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Adjudicating Bribery and Corruption Issues in International Commercial Arbitration
William Fox

Traditional international commercial arbitration has always taken a somewhat narrow view of the issues that are properly subject to arbitration. There is no question that claims such as breach of warranty, failure to deliver, force majeure and the like are arbitrable. This article raises the question of whether it is proper, in the context of an international commercial arbitration proceeding, to raise issues of bribery and other forms of corruption that may have impeded – or entirely halted – the performance of a contract. The article concludes that such issues should be permitted to be raised in arbitration. The nowsignificant number of international treaties and conventions on bribery and corruption demonstrates that the international community does not tolerate such practices. Moreover, there appears to be nothing intrinsic or inherent in the doctrine or processes of international commercial arbitration that would prohibit the raising of these issues. A party who suffers because of acts of bribery and corruption should have his or her voice heard in arbitration.  

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Game Theory and International Environmental Cooperation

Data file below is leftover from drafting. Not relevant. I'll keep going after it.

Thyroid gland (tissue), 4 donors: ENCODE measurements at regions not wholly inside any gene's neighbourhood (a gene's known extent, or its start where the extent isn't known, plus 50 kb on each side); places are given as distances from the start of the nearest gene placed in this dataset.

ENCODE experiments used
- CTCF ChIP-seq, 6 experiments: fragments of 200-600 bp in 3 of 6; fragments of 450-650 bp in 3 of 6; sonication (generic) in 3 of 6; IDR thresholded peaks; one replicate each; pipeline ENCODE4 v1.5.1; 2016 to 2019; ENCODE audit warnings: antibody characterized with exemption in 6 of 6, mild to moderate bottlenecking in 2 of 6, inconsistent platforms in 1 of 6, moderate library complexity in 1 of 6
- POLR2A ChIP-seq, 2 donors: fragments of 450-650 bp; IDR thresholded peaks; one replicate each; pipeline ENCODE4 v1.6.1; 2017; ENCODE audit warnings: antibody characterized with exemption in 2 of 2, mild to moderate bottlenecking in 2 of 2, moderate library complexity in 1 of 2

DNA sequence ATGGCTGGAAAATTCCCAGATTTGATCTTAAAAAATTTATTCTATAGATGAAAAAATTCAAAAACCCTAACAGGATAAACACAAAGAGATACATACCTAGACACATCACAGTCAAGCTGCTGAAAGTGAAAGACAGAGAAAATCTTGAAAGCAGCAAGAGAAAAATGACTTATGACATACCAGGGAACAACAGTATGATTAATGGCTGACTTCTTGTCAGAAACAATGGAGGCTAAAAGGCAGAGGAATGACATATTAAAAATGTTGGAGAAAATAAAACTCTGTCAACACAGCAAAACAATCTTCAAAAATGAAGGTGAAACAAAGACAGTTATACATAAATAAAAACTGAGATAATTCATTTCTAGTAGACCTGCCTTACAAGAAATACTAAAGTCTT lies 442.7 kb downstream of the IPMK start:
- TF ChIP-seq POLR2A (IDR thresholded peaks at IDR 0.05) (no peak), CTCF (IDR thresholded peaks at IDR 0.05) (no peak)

Moshe Hirsch

Game theory has recently been employed by international law scholars. Game theoretical models and concepts provide a valuable tool for analysing the phenomenon of cooperation. The employment of game theory may well enhance the prospects of international environmental cooperation for the long run. Game theoretical analysis requires us to examine the factors that motivate national decision-makers to cooperate with others. Identifying these critical factors may assist scholars and policy-makers to anticipate which environmental domains are more susceptible to collective action failure. More importantly, having understood the impact of these factors on the emergence of cooperation, game theoretical analysis may offer appropriate legal mechanisms to modify the structure of problematic settings in order to improve the prospects of environmental cooperation. This article discusses some of the principal factors that influence the emergence and maintenance of environmental cooperation and offers examples to illustrate the potential contribution of game theory to enhance the effectiveness of international environmental regimes.